Edinburgh Council suspends leading social worker after death of colleague awaiting trial
A senior official has been suspended by Edinburgh City Council in the wake of the death of a social work manager who was awaiting trial for sexual assault.
Andy Jeffries, a senior manager* with the children’s practice team, part of the Children and Families department, has been temporarily removed from duty on a “precautionary basis” as the council conducts an inquiry into how previous complaints made against a member of his team, Sean Bell, were handled.
Mr Bell was found dead on the Radical Road at Edinburgh’s Salisbury Crags on Thursday 27 August. He had been facing a criminal trial for allegations of historic sexual assault, domestic abuse and rape.
However, the police investigation into Mr Bell also uncovered historic complaints made against him by council staff going back decades, including at least one report of alleged domestic violence, with the staff involved questioned as part of the criminal inquiry.
Now Mr Jeffries, who was recently interim head of children’s services and has worked for the council since 1989, has been suspended while an internal inquiry is conducted. It is understood he was also Mr Bell’s senior manager when a whistleblower raised complaints in 2012, but it is not known if the pair worked together when a sexual assault allegation was reportedly made against Mr Bell in 1998.
The woman at the centre of that allegation was also involved in the pending court case, and said the council had known about Mr Bell's actions “for years”. Now 44, she said that when she alerted the council to Mr Bell’s alleged assault on her when she was 22, no action was taken.
The revelation of Mr Jeffries’ suspension came as councillors are set to agree a motion on the need for a full-scale independent inquiry into the current and historic culture and practices of the local authority, after a series of staffing scandals.
The motion, brought by Tory group leader Iain Whyte, has received cross-party support, as well as the backing of the council’s chief executive Andrew Kerr. Mr Whyte said the motion, which will be discussed at today’s policy and sustainability committee, will also go on to be approved at a full council meeting. He said it was a necessary move “to clear the decks” as “too many previous inquiries never fully answered the questions posed”.
In a report to the committee, Mr Kerr said both the council and Police Scotland had “ongoing investigations relating to the sudden death of a former staff member, which potentially involves examination of certain council activities and staff knowledge over the past 20 years”.
He added: “The vast majority of staff are conscientious in the performance of their duties. Employees are therefore being encouraged to bring forward any information which they consider may assist the investigations ... or indeed in relation to any other concerns, with confidentiality being assured.”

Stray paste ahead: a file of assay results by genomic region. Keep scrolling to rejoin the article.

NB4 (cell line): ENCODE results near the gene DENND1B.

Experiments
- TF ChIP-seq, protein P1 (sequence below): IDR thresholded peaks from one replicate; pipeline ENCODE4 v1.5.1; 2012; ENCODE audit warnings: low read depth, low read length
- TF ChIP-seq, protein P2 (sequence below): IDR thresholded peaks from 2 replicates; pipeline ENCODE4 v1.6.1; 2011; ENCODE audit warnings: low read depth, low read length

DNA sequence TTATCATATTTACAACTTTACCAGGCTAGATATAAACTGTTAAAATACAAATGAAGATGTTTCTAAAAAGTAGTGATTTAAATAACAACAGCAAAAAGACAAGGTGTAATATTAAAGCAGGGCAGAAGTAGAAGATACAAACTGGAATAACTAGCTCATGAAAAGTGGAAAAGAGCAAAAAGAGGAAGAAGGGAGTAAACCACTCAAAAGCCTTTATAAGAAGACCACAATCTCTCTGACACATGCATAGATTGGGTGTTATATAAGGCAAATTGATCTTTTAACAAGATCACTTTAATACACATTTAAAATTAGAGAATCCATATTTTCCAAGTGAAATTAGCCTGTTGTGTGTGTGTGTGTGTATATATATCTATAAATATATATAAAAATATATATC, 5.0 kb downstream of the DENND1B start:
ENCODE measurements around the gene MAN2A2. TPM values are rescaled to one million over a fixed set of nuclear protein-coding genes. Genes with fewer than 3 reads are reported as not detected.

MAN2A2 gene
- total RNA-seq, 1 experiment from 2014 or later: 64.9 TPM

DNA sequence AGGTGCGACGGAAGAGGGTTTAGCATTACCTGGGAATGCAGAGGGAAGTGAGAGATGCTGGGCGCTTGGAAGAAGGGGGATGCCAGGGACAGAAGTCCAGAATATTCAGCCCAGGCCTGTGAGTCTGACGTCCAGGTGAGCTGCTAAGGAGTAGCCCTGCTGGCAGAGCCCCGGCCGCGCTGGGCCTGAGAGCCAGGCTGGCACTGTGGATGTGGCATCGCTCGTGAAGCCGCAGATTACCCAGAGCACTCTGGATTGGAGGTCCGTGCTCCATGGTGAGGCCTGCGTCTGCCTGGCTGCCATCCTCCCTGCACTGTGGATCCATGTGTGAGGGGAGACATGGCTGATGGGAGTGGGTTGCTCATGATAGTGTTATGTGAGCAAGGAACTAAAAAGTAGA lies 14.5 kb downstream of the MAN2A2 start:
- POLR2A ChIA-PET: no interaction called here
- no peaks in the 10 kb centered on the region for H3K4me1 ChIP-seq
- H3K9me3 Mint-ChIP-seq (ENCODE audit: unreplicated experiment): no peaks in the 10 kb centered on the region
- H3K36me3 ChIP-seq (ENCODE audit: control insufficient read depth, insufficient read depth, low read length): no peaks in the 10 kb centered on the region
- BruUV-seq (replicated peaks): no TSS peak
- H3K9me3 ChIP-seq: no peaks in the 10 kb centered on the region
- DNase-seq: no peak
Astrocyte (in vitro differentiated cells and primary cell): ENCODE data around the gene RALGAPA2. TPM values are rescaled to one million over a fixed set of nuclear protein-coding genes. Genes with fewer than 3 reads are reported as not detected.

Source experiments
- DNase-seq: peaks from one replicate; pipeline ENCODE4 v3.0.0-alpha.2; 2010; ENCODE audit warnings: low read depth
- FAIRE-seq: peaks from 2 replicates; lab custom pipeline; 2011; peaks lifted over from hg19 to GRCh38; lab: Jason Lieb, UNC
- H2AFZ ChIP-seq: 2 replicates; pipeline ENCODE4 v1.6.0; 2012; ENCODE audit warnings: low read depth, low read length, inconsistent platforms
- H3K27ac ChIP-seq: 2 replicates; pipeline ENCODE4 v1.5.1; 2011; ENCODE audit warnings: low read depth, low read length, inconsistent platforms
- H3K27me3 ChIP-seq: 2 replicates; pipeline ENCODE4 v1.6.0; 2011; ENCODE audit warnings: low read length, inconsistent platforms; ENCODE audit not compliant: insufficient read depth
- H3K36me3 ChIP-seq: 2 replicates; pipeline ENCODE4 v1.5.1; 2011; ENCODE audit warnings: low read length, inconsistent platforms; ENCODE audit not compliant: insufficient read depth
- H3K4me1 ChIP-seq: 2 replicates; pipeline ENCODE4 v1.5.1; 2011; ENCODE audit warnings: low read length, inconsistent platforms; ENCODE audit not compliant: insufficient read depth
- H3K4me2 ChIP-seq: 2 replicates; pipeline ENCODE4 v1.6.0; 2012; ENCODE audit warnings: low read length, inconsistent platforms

Mr Kerr’s report said not much detail could be provided “publicly in relation to the existing investigation in order to ensure that it, and any associated police investigations, are not prejudiced in any way”, but that a number of steps had been taken “to ensure that due processes were followed, colleagues were fully supported, and a full investigation could be carried out as quickly and robustly as possible”.
The legal firm, Pinsent Masons, had been appointed to carry out the current council investigation and all political group leaders on the council were being “fully kept up to date”.
He added: “The motion references a number of matters, many of which are historic and it is acknowledged that some of these matters noted have, unfortunately, indicated or included poor or unacceptable practice and/or gaps in governance. It is imperative that the council learns from these matters to ensure that issues are addressed and people are supported to come forward with any information to highlight issues and improve services.
“However, it is noted in this regard that the council has robustly investigated matters brought to its attention, often utilising independent investigations. The council is keen to demonstrate a willingness for transparency, honesty, uncovering wrong-doing and resolving issues.
“Like any large organisation, there are always improvements that can be made. Following the first phase of the investigation the council will have a further review and assessment of culture and practices carried out under the same independent chair.”
A council spokesperson said: “The council is committed to ensuring that any allegations or concerns are investigated openly and thoroughly. As set out in the report to committee today, we’ve already taken steps to begin a full review and we will shortly be appointing an independent chair.
“It is vital to all parties that this process is allowed to proceed quickly and isn’t prejudiced in any way. We are therefore unable to comment any further at this stage.”
*A previous version of this story incorrectly said Mr Jeffries was the council’s Chief Social Work Officer.
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